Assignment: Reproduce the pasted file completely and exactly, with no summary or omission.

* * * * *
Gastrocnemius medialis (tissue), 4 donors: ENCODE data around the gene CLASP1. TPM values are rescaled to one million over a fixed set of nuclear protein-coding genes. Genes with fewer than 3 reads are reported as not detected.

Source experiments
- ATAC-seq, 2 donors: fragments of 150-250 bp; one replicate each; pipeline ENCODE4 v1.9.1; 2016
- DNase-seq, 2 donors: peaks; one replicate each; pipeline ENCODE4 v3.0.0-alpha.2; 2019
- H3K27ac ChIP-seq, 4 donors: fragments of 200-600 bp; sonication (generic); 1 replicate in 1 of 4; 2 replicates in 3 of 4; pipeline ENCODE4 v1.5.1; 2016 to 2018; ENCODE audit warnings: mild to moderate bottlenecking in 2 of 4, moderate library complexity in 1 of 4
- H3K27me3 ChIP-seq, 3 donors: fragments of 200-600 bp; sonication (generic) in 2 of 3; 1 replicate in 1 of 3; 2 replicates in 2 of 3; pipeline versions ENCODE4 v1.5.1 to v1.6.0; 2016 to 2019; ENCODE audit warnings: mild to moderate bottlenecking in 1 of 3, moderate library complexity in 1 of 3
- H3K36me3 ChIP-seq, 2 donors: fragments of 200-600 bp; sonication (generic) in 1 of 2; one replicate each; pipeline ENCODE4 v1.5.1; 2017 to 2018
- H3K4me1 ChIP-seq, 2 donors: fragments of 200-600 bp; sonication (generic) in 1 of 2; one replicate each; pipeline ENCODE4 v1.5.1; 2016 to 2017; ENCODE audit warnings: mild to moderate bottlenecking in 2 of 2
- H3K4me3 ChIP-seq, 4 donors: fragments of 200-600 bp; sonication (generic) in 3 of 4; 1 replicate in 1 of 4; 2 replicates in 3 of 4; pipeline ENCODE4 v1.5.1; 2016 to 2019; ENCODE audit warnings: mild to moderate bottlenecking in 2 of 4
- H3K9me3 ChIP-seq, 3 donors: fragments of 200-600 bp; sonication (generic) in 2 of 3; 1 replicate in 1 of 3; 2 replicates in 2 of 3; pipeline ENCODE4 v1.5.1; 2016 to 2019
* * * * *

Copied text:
Gastrocnemius medialis (tissue), 4 donors: ENCODE data around the gene CLASP1. TPM values are rescaled to one million over a fixed set of nuclear protein-coding genes. Genes with fewer than 3 reads are reported as not detected.

Source experiments
- ATAC-seq, 2 donors: fragments of 150-250 bp; one replicate each; pipeline ENCODE4 v1.9.1; 2016
- DNase-seq, 2 donors: peaks; one replicate each; pipeline ENCODE4 v3.0.0-alpha.2; 2019
- H3K27ac ChIP-seq, 4 donors: fragments of 200-600 bp; sonication (generic); 1 replicate in 1 of 4; 2 replicates in 3 of 4; pipeline ENCODE4 v1.5.1; 2016 to 2018; ENCODE audit warnings: mild to moderate bottlenecking in 2 of 4, moderate library complexity in 1 of 4
- H3K27me3 ChIP-seq, 3 donors: fragments of 200-600 bp; sonication (generic) in 2 of 3; 1 replicate in 1 of 3; 2 replicates in 2 of 3; pipeline versions ENCODE4 v1.5.1 to v1.6.0; 2016 to 2019; ENCODE audit warnings: mild to moderate bottlenecking in 1 of 3, moderate library complexity in 1 of 3
- H3K36me3 ChIP-seq, 2 donors: fragments of 200-600 bp; sonication (generic) in 1 of 2; one replicate each; pipeline ENCODE4 v1.5.1; 2017 to 2018
- H3K4me1 ChIP-seq, 2 donors: fragments of 200-600 bp; sonication (generic) in 1 of 2; one replicate each; pipeline ENCODE4 v1.5.1; 2016 to 2017; ENCODE audit warnings: mild to moderate bottlenecking in 2 of 2
- H3K4me3 ChIP-seq, 4 donors: fragments of 200-600 bp; sonication (generic) in 3 of 4; 1 replicate in 1 of 4; 2 replicates in 3 of 4; pipeline ENCODE4 v1.5.1; 2016 to 2019; ENCODE audit warnings: mild to moderate bottlenecking in 2 of 4
- H3K9me3 ChIP-seq, 3 donors: fragments of 200-600 bp; sonication (generic) in 2 of 3; 1 replicate in 1 of 3; 2 replicates in 2 of 3; pipeline ENCODE4 v1.5.1; 2016 to 2019